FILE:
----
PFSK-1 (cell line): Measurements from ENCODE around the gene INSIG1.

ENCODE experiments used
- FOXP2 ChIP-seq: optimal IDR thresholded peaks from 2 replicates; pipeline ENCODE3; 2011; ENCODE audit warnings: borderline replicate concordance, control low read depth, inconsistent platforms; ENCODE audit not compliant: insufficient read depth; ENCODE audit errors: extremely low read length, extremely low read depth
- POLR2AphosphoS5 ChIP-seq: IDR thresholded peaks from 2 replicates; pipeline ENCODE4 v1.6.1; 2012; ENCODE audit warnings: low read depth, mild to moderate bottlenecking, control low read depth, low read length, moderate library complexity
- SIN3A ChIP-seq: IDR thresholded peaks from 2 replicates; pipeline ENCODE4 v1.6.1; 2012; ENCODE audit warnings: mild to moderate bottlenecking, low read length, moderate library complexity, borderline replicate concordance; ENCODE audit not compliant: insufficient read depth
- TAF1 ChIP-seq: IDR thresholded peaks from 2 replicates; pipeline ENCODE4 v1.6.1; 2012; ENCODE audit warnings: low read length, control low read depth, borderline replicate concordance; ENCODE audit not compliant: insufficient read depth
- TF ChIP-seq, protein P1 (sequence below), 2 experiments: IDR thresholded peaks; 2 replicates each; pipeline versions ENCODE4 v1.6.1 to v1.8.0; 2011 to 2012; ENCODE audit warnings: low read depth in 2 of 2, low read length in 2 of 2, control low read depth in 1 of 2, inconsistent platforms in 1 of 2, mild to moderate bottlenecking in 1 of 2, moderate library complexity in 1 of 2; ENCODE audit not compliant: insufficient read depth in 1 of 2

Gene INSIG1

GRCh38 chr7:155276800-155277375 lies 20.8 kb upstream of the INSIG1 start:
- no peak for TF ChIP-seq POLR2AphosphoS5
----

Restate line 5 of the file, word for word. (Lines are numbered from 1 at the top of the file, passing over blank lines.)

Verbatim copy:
- SIN3A ChIP-seq: IDR thresholded peaks from 2 replicates; pipeline ENCODE4 v1.6.1; 2012; ENCODE audit warnings: mild to moderate bottlenecking, low read length, moderate library complexity, borderline replicate concordance; ENCODE audit not compliant: insufficient read depth